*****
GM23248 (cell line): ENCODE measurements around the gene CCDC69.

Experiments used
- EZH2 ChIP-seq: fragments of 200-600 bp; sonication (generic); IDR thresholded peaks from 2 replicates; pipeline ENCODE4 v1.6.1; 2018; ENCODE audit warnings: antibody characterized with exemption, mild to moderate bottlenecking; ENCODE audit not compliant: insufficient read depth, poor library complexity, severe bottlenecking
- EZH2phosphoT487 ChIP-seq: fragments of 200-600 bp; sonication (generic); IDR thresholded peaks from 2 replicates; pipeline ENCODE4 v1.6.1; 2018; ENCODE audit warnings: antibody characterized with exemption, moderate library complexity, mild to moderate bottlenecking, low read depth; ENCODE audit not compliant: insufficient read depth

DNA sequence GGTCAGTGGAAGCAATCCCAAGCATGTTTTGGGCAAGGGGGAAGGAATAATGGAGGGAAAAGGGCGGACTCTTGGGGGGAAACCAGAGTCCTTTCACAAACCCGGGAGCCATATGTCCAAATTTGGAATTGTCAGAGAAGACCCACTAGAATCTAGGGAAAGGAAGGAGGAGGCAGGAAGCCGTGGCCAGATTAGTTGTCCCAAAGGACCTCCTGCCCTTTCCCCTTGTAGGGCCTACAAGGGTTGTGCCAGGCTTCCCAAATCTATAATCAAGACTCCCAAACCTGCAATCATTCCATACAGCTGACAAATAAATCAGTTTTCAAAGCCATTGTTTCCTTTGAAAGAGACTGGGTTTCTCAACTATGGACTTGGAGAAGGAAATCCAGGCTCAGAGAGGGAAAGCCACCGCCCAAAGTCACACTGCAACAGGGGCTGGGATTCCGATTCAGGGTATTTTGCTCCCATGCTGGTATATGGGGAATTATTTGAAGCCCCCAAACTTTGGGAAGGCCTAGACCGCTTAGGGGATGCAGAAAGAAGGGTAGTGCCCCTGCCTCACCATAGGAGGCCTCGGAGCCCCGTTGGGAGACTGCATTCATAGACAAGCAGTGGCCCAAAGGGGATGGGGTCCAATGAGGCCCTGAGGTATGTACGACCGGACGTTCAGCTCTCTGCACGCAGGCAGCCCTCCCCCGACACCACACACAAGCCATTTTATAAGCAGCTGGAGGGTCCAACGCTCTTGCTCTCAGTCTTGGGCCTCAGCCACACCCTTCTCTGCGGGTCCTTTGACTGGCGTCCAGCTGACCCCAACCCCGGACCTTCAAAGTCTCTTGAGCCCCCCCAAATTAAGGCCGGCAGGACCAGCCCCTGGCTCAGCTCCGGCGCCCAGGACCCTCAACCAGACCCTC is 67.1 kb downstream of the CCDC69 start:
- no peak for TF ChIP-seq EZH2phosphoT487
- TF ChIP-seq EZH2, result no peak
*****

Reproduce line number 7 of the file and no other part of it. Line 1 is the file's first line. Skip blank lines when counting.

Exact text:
- TF ChIP-seq EZH2, result no peak